The deficit of  US trade of jumped to a five-month high in May as imports of goods multiplied, supposed as trading replenished ahead of an increment in tariffs on Chinese merchandise, diminishing a great rise in exports.

The Commerce Department said the trade deficit streamed 8.4% to $55.5 billion. Data for April was revamped higher to present the trade gap widening to $55.5 billion instead of the earlier reported $54.0 billion in May.

The goods trade shortfall with China, a focus of President Donald Trump’s  “America First” agenda, escalated 12.2% to $30.2 billion, with imports escalating 12.8%. Trump recently heightened additional import tariffs on Chinese goods, triggering  Beijing to counterattack.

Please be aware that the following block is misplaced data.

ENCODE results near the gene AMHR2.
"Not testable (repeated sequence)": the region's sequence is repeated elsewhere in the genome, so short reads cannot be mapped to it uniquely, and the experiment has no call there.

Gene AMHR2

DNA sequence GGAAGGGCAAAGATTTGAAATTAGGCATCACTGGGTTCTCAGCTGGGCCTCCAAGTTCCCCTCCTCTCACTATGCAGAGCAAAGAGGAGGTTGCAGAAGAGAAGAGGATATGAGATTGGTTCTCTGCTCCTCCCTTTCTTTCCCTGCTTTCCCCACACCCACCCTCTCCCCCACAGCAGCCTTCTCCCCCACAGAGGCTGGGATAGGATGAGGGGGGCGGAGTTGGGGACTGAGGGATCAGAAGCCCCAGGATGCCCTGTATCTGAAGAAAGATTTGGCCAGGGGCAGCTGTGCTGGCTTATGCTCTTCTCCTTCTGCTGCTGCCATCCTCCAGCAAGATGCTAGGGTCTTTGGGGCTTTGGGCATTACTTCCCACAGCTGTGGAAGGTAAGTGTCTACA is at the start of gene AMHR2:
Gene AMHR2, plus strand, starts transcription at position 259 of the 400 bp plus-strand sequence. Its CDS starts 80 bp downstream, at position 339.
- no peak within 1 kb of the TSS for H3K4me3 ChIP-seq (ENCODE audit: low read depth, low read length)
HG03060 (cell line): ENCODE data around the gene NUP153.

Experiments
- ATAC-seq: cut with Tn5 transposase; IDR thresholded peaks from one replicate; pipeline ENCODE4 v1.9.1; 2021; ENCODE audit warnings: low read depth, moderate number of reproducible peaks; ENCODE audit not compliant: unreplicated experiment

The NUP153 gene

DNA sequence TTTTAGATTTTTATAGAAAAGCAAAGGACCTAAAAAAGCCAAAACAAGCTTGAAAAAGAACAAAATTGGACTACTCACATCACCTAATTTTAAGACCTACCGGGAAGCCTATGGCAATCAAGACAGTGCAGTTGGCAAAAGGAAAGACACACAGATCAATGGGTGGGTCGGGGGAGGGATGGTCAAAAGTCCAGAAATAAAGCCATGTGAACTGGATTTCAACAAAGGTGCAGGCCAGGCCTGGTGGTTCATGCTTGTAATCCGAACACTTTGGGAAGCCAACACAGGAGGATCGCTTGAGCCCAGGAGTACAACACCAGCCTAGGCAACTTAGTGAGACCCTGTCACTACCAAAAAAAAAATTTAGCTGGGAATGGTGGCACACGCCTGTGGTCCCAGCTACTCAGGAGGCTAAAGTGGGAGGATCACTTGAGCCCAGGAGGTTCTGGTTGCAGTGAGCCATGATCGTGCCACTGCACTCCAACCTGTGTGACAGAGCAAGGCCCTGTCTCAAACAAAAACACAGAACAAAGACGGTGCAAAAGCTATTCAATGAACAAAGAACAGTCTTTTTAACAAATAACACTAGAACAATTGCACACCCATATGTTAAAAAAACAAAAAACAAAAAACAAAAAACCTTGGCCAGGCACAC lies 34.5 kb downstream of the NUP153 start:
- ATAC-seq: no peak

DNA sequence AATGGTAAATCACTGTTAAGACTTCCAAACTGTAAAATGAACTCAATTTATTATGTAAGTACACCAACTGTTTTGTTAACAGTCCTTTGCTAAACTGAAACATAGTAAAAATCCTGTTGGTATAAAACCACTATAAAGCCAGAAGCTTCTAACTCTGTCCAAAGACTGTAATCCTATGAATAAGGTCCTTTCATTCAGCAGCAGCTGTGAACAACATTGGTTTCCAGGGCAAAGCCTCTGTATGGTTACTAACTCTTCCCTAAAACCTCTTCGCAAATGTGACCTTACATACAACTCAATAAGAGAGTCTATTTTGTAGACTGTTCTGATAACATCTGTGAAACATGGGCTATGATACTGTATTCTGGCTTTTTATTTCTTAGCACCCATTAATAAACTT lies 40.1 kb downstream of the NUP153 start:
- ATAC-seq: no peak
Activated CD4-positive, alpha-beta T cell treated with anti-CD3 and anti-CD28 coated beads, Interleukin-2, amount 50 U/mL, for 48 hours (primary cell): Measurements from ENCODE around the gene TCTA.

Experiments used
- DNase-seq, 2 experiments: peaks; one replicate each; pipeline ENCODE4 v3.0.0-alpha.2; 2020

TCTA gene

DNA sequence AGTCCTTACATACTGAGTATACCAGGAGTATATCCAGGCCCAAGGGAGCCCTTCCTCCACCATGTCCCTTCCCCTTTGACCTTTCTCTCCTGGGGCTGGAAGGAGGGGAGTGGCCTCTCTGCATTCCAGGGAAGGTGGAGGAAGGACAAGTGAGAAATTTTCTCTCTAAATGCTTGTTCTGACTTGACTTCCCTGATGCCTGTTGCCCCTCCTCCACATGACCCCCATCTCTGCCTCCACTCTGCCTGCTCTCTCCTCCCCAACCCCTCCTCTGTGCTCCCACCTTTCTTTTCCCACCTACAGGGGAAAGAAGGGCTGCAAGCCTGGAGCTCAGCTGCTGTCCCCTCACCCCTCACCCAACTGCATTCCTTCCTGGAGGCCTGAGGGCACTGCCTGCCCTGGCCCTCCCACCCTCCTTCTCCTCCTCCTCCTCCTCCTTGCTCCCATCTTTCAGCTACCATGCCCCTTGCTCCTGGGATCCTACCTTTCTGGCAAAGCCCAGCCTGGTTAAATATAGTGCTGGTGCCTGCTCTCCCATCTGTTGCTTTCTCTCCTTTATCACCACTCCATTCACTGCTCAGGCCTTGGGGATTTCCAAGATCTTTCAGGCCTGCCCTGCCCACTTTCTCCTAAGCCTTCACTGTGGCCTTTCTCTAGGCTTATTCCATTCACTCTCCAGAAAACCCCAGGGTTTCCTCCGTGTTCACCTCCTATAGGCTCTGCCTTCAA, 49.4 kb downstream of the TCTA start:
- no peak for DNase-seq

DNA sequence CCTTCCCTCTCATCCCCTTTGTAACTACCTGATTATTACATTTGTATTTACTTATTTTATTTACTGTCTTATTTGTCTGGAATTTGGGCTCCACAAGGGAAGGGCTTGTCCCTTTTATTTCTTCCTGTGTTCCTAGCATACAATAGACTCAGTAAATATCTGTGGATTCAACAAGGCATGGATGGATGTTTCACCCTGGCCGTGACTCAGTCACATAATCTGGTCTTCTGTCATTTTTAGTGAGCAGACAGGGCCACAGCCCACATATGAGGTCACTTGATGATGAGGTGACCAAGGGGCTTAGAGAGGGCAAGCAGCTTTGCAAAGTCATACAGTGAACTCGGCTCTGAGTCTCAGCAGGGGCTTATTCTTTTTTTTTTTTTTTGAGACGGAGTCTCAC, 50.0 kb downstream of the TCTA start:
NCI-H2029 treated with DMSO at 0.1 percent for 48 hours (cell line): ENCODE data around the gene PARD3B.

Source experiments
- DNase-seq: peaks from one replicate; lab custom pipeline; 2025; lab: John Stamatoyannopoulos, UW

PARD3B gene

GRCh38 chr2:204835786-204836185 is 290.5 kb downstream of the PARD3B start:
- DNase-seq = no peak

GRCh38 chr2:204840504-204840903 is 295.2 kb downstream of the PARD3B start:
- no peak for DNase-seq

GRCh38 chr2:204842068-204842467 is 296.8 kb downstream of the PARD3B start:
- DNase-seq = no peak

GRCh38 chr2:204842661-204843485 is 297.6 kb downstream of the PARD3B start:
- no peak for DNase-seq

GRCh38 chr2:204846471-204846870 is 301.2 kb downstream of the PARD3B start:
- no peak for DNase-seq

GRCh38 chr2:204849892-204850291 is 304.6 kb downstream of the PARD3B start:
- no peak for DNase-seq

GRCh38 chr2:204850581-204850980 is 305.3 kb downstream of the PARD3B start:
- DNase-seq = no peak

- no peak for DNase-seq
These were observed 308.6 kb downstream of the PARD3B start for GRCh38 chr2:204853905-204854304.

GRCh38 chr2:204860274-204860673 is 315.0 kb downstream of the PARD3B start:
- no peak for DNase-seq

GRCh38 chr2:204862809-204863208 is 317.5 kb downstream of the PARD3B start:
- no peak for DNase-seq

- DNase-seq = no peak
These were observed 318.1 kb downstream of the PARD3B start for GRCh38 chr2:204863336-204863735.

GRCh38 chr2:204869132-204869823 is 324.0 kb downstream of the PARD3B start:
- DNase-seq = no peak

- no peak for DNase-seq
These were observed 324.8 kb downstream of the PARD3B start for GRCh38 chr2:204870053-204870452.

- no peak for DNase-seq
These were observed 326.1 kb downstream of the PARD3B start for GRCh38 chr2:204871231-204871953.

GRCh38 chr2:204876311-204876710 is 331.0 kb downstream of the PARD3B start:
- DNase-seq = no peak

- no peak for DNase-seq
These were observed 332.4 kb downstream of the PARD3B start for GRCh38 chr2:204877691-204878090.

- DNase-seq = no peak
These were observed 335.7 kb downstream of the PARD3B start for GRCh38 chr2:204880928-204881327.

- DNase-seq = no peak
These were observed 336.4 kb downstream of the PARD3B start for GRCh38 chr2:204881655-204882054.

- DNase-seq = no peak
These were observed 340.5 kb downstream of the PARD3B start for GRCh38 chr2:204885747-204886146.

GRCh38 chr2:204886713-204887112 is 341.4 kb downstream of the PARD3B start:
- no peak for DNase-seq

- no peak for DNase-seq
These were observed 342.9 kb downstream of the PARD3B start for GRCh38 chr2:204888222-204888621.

Last week the US President and Chinese President Xi Jinping agreed to a trade ceasefire and a return to discussions. White House trade advisor Peter Navarro said the discussions were leading in the right direction, but it would take time for getting the right deal made.

The US-China trade suspense has triggered random swings in the trade deficit, with exporters and importers attempting to stay ahead of the tariff fight between the two economic giants.

In May, goods imports escalated 4.0% to $217.0 billion. Imports of customer goods rose $1.4 billion, while those of motor vehicle and parts mounted $2.3 billion to a record high. There were also big rises in imports of capital goods and industrial supplies and materials.

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